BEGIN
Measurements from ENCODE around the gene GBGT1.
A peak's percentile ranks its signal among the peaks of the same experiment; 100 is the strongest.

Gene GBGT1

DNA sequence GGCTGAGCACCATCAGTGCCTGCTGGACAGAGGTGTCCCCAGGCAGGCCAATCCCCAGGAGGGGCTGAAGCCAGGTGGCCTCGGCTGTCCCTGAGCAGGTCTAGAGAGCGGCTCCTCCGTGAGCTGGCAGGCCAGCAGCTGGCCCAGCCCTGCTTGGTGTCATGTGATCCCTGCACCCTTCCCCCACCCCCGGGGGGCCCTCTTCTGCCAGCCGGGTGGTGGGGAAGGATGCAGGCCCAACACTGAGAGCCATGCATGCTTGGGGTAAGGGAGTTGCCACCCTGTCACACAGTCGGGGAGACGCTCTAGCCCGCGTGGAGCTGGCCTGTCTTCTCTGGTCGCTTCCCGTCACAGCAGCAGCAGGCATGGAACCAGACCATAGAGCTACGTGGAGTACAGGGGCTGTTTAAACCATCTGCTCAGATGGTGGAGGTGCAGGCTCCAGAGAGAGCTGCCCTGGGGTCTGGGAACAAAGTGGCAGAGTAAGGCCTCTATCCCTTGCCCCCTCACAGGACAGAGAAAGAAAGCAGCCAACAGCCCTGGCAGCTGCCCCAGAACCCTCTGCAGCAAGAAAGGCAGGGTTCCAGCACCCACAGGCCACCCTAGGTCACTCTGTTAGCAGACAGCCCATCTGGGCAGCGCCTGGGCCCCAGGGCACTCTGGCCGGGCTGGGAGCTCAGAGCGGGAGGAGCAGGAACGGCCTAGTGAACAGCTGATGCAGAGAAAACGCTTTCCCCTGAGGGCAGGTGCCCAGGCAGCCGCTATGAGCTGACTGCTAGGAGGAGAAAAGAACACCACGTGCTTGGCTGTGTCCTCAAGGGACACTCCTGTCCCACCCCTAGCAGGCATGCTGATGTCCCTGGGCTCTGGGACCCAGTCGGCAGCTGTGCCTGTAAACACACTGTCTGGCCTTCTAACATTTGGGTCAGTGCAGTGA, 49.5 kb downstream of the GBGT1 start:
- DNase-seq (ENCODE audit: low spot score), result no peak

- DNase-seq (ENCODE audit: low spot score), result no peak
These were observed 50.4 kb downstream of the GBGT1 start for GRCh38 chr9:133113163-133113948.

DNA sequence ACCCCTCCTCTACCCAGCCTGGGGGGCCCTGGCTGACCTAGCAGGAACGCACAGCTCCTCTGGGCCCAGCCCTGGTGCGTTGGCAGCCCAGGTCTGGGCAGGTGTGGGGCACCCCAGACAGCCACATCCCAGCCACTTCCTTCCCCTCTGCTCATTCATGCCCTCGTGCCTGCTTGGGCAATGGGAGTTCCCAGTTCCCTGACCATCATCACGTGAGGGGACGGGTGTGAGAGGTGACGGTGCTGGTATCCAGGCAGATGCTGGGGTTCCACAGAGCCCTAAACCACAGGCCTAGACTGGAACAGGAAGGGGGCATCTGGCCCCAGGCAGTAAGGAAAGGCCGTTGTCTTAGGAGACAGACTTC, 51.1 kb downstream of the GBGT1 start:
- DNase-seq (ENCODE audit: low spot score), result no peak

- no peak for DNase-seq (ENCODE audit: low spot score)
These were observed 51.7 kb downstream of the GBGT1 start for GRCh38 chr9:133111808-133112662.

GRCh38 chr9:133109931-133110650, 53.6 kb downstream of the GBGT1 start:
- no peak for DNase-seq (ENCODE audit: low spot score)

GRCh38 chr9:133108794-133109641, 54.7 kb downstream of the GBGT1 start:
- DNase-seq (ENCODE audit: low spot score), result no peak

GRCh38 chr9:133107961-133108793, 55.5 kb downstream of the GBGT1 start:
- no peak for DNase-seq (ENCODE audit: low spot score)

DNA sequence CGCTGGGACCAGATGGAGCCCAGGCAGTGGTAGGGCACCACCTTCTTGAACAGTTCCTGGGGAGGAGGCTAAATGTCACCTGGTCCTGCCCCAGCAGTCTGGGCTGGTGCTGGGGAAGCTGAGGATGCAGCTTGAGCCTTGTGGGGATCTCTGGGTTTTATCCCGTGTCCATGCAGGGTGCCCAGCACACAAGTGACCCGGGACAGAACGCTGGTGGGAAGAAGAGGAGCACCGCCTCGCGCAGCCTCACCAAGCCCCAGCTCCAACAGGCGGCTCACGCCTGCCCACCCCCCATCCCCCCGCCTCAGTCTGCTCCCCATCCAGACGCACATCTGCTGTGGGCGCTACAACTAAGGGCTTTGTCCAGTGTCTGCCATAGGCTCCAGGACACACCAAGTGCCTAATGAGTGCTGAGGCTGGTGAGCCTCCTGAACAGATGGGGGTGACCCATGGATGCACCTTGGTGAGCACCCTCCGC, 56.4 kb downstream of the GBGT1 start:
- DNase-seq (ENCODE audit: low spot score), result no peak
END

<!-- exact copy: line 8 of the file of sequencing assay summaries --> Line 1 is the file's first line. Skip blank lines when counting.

DNA sequence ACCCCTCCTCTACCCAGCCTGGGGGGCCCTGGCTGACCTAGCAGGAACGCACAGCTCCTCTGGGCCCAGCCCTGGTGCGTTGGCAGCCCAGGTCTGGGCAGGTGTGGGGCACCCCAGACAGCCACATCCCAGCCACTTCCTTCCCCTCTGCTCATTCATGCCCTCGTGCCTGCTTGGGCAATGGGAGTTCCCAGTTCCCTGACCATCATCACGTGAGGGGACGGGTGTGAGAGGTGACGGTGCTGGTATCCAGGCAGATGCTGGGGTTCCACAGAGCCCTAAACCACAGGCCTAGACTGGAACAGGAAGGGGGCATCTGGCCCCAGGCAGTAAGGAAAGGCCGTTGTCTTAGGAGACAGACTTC, 51.1 kb downstream of the GBGT1 start: